After exchanging multiple emails in German in order to formalise the corresponding rental agreements for the houses and villas in Palma, they made bank transfers to the account number(s) indicated in the respective agreements. Some paid EUR 3,000.00, others up to EUR 8,000.00. The modus operandi, however, remained the same.
The victims discovered the scam once they landed in Palma de Mallorca and found out that the addresses of the supposedly reserved properties did not exist. Some victims reported the scam to the local Palma de Mallorca police. However, as we subsequently learned, most of cases in which complaints were automatically closed or shelved without the victims’ knowledge. Why would the Spanish police act this way? From the perspective of the police, they do not have the necessary authority to deal with these cases, as the crimes were committed via Internet. The Spanish police consider the crime to have taken place when the victims were located in Germany rather than in Spain and, since the victims were in Germany when the agreements were formalised or signed and payment was made. The Spanish police argue that the complaints should, thus, be filed in Germany and not in Spain.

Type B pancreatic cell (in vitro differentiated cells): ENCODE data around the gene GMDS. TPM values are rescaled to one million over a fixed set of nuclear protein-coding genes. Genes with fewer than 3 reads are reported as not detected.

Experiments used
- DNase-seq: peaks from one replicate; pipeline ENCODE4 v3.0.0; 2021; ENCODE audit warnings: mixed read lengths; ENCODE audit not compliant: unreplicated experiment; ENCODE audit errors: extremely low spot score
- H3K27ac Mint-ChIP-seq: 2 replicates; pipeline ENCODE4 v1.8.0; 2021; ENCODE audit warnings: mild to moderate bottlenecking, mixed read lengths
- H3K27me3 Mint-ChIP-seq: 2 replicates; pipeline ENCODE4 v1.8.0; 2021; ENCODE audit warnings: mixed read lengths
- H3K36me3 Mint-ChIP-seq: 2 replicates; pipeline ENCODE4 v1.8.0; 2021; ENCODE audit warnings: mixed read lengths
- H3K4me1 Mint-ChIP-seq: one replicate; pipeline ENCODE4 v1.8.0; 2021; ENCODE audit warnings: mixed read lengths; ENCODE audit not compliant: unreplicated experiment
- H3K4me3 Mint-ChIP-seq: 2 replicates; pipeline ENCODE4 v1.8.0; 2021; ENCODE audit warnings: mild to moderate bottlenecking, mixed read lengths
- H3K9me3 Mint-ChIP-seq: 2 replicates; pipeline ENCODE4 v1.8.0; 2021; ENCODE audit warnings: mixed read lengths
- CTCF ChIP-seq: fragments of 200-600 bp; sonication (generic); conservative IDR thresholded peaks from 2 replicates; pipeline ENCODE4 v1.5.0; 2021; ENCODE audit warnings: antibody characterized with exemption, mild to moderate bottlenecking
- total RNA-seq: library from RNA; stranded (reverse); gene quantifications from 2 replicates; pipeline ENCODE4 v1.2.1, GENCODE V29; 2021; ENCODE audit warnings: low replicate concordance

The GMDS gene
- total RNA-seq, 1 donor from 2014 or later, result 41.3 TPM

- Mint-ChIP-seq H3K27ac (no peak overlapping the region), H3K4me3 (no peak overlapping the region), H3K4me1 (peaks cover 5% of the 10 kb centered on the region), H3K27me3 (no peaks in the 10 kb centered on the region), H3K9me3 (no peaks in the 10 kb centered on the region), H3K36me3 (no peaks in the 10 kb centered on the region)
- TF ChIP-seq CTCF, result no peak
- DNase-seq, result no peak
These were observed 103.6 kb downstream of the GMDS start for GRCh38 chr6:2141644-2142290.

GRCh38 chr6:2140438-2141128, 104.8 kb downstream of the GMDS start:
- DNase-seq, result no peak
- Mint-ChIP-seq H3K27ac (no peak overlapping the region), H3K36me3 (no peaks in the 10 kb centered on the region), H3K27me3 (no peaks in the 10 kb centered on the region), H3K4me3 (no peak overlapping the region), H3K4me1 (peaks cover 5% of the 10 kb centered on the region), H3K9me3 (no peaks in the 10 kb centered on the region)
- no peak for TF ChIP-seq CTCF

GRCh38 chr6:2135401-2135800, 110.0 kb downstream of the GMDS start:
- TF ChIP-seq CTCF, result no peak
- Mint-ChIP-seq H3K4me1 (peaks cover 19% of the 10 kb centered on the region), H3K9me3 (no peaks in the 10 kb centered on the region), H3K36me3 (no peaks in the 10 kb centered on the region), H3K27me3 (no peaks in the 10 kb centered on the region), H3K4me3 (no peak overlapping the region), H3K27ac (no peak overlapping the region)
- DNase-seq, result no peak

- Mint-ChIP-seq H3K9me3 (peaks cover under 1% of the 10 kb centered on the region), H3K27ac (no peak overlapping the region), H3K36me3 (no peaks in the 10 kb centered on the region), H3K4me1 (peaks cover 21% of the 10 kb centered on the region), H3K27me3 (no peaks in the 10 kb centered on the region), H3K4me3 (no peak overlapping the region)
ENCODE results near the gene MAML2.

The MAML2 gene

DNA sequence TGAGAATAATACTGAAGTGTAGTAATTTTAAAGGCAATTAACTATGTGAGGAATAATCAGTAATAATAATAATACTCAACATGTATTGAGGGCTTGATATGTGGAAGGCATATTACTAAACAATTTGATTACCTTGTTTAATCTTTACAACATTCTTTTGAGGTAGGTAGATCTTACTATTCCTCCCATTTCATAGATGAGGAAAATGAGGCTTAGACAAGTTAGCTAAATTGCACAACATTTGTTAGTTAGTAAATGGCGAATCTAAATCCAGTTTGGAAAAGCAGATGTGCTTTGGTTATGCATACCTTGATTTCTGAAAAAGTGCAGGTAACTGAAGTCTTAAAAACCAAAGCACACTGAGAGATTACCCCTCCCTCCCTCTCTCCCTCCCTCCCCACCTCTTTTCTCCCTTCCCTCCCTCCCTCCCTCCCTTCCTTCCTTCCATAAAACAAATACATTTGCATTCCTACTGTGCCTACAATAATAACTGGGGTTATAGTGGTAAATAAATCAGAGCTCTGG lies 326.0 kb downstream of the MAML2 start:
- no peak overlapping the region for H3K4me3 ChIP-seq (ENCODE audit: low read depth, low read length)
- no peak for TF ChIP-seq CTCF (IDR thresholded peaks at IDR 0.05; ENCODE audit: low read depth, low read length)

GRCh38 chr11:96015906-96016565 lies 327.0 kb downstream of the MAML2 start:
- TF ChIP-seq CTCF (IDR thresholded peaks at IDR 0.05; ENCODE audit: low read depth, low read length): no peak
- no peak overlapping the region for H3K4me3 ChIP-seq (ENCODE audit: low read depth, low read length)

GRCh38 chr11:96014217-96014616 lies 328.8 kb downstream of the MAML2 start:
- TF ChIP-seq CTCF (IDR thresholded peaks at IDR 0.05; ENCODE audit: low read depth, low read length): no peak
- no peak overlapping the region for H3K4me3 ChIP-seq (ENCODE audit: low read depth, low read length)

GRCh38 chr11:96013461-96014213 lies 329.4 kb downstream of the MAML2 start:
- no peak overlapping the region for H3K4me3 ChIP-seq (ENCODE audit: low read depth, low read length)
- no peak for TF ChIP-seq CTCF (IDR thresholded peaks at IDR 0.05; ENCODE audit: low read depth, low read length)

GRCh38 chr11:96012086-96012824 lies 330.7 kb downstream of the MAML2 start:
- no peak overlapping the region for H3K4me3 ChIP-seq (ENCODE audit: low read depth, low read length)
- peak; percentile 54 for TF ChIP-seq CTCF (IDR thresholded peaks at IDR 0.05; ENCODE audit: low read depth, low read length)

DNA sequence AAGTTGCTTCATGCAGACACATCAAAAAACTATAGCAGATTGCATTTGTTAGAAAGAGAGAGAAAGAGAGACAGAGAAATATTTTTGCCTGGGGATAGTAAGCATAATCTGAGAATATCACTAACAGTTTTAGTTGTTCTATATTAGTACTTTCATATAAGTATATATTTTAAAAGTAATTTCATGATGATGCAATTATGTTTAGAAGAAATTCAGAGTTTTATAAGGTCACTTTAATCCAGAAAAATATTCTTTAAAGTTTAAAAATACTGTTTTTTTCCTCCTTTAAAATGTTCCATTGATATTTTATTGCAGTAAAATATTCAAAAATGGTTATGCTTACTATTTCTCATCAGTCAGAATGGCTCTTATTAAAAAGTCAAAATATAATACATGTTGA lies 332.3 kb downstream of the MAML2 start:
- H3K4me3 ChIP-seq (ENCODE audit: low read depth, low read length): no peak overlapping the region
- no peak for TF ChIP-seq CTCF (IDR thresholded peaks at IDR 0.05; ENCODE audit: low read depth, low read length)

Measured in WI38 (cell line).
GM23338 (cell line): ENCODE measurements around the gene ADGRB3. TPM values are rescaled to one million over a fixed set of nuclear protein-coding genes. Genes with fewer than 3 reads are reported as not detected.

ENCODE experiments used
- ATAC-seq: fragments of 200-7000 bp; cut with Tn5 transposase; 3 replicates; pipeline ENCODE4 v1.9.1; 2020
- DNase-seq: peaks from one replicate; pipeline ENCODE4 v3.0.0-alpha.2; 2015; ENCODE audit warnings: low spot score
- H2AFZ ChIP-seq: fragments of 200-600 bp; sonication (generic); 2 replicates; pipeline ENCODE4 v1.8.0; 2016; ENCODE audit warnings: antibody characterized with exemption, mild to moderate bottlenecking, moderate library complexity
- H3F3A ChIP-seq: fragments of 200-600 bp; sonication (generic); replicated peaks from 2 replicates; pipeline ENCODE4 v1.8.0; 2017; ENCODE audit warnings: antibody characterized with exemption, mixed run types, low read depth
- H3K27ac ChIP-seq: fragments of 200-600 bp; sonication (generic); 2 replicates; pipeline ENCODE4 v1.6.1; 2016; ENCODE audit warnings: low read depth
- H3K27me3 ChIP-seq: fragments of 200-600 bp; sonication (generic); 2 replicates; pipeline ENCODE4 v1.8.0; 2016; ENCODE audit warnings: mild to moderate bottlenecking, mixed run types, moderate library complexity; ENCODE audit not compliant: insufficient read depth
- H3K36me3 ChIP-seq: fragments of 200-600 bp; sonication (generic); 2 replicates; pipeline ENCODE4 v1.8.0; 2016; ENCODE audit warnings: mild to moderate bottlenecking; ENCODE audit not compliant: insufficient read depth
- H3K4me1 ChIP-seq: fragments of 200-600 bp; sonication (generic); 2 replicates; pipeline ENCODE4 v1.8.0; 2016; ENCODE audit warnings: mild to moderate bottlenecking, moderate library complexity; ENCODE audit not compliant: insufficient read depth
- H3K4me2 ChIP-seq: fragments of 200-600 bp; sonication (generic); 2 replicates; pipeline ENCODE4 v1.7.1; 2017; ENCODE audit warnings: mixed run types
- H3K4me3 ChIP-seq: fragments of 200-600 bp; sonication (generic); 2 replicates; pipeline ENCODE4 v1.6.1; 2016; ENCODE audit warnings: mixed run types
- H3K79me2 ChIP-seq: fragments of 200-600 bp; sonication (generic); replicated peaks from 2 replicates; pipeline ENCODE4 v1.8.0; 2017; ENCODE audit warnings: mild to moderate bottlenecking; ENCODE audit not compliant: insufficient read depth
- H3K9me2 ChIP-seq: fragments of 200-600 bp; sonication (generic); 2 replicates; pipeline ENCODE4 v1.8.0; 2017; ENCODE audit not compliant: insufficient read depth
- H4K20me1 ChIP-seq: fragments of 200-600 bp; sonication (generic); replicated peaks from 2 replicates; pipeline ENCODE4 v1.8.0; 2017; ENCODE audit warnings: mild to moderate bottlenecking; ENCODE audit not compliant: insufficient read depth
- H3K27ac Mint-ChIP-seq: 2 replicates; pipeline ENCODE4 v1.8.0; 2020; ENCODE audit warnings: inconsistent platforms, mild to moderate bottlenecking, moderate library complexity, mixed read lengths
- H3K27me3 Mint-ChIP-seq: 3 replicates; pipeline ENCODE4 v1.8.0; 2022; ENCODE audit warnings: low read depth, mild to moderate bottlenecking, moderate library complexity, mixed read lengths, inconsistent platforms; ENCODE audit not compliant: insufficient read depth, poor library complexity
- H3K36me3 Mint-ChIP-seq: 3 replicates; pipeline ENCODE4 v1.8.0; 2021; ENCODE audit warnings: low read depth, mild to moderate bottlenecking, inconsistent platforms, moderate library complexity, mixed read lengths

That said, in all these cases there is a strong link to Spain which justifies criminal prosecution in this country: the bank accounts to which the victims made the transfers belong to Spanish banks which are located in Spain. This means it is actually far easier for the Spanish police and judicial authorities to get the Spanish bank to identify the holder(s) of the bank accounts to which the fraudulent transfers were made. These account holder(s) would be the first to be summoned for investigation purposes in a possible criminal prosecution.
Ultimately, these cases should be investigated in Spain; for this reason and in order to guarantee they are tried in criminal proceedings, any and all complaints should be filed directly with the corresponding criminal courts in Spain.